Reduced PBR/TSPO Expression After Minocycline Treatment in a Rat Model of Focal Cerebral Ischemia: A PET Study Using [18F]DPA-714
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Many new candidate pharmaceuticals designed to improve recovery after stroke have been proposed recently, but there are still too few molecular imaging methods capable to assess their efficacy. A hallmark of the inflammatory reaction that follows focal cerebral ischemia is overexpression of the mitochondrial peripheral benzodiazepine receptor/18 kDa translocator protein (PBR/TSPO) in the monocytic lineage and astrocytes. This overexpression can be imaged with positron emission tomography (PET) using PBR/TSPO-selective radioligands such as [18F]DPA-714.
Here, we tested whether PET with [18F]DPA-714 would evidence the effect of minocycline, a broad spectrum antibiotic presently tested as neuroprotective agent after stroke, on the inflammatory reaction induced in an experimental model of stroke.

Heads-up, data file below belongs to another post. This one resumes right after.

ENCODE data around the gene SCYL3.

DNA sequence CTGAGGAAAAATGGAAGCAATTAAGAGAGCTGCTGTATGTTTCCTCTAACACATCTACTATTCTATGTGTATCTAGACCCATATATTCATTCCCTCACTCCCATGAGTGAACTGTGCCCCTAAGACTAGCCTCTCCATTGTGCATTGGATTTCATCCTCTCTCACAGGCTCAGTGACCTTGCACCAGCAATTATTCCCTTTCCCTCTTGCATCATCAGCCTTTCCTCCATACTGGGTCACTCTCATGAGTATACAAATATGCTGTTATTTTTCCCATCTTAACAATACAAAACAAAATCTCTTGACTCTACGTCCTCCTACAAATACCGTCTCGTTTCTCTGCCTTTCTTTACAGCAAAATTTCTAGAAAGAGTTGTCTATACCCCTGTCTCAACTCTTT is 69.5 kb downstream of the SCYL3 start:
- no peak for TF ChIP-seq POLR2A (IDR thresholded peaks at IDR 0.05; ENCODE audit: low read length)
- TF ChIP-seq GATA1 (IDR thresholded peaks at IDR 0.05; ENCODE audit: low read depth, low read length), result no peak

Ten rats were subjected to a 2-h transient middle cerebral artery occlusion with reperfusion. Minocycline or saline was intravenously administrated 1 h after reperfusion and daily during the following 6 days. PET studies were performed using [18F]DPA-714 at 7 days after cerebral ischemia.
In vivo PET imaging showed a significant decrease in [18F]DPA-714 uptake at 7 days after cerebral ischemia in rats treated with minocycline with respect to saline-treated animals. Minocycline treatment had no effect on the size of the infarcted area.
Minocycline administered daily during 7 days after ischemia decreases [18F]DPA-714 binding, suggesting that the drug exerts an anti-inflammatory activity. [18F]DPA-714 PET is a useful biomarker to study novel anti-inflammatory strategies in experimental cerebral ischemia.
Key wordsMinocycline PET Neuroinflammation PBR TSPO DPA-714 Cerebral ischemia
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